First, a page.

I want to take this opportunity in the House to give the example of the Jones family from Pullenvale, who contacted me about their experience with telemarketers. This family has been on the wrong end of a telemarketing company. They asked a phone company to divert calls from their home phone to their mobile phone when they were out. This service was vital during a short holiday in order that they did not miss important calls to their home, and of course each call diversion incurs a small fee. They recalled to me how repeated calls from telemarketers, even unanswered ones, racked up a significant amount in diversion fees on their telephone bill. While they were quite happy to pay the fees for legitimate calls, they were very unhappy that they had to pay for the extensive number of calls that they received from telemarketing companies during their short vacation. This is a very practical example of a family that will be very happy when this bill is passed. This legislation allows any private Australian telephone number to be placed on the register, including for landlines and mobile phones. So those who use mobile phones and do not use landlines will also have the benefit of the provisions in this bill.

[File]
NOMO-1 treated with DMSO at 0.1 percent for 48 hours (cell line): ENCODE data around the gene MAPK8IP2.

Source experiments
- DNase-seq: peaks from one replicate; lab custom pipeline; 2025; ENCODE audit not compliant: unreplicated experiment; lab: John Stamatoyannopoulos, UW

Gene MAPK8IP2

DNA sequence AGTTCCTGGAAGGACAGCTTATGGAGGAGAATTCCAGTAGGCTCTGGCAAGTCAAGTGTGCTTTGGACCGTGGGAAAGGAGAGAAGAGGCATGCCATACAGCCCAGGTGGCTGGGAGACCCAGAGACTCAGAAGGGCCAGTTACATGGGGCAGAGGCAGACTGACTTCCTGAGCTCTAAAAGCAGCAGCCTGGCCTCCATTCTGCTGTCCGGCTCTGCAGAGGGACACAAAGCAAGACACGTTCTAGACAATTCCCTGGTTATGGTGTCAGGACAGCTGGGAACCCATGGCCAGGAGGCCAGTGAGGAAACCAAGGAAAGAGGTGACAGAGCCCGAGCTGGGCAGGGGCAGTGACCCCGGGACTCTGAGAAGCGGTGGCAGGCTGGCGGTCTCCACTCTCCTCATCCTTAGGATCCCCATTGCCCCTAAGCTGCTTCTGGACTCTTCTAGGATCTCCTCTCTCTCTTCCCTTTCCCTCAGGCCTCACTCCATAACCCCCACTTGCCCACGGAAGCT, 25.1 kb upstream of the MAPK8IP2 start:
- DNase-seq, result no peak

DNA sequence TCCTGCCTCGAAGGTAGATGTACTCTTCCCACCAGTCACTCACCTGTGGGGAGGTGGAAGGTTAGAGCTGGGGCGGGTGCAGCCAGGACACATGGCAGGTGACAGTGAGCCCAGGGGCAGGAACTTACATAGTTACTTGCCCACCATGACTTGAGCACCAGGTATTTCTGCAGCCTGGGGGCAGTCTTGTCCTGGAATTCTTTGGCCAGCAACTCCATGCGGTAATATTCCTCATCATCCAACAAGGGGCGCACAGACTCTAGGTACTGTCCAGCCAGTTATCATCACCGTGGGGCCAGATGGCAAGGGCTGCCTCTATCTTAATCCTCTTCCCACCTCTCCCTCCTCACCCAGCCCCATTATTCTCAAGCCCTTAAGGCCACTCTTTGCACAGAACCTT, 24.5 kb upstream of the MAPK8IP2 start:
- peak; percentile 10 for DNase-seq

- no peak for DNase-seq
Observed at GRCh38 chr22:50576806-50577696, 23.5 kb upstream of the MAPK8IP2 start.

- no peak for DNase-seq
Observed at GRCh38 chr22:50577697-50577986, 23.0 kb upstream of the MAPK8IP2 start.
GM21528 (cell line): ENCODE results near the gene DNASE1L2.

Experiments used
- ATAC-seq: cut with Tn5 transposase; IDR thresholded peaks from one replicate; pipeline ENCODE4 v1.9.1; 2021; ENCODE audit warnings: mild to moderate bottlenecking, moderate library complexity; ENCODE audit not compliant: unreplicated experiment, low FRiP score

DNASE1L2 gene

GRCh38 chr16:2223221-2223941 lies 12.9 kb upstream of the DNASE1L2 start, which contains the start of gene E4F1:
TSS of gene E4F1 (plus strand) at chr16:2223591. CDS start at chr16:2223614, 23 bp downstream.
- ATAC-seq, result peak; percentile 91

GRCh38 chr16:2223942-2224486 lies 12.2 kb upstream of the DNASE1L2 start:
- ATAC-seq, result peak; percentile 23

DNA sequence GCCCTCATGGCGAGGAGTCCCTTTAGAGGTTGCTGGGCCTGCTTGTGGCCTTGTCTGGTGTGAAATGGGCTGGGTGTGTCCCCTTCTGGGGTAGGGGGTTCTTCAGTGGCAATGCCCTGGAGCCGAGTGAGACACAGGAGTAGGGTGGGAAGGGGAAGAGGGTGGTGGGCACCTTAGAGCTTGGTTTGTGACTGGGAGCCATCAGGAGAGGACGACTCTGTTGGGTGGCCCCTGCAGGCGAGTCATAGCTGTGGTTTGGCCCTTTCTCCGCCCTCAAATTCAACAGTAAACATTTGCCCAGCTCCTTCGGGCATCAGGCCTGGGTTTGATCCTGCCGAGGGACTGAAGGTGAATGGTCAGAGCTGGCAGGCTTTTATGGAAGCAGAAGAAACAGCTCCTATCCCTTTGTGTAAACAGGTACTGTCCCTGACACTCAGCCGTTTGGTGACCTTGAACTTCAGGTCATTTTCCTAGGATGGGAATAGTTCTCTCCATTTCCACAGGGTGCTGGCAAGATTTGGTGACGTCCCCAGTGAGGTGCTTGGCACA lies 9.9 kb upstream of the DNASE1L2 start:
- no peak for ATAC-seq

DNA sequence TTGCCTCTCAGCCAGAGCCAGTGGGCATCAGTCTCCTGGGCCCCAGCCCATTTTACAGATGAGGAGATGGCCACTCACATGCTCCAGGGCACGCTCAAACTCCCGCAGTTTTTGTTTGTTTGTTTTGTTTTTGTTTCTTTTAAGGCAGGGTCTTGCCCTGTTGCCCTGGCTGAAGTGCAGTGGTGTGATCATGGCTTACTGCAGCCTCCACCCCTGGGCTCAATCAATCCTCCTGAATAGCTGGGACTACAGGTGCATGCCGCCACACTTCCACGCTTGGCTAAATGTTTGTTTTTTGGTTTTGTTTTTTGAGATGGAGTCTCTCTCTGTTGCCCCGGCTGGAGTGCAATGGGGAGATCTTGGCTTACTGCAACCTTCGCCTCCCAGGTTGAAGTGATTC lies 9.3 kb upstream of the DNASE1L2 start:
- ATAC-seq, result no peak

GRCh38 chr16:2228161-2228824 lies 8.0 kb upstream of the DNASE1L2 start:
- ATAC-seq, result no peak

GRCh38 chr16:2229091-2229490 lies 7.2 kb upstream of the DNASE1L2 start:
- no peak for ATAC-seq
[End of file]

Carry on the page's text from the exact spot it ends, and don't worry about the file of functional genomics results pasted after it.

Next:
Another Ryan constituent, a Mr Tait of Indooroopilly, told me of his experiences of being harassed by international telemarketers calling on behalf of Australian companies. He recalled the experience of one friend who received some seven calls from a telemarketing company every day, until it got to the point where, to ensure that their small child could sleep uninterrupted, the family had to disconnect their phone. That is a horrendous example that none of us would want to experience, particularly if we had a small child in our family. I am happy to advise Mr Tait and his friend that, once this register is in place, it will stop these types of abusive and harassing calls.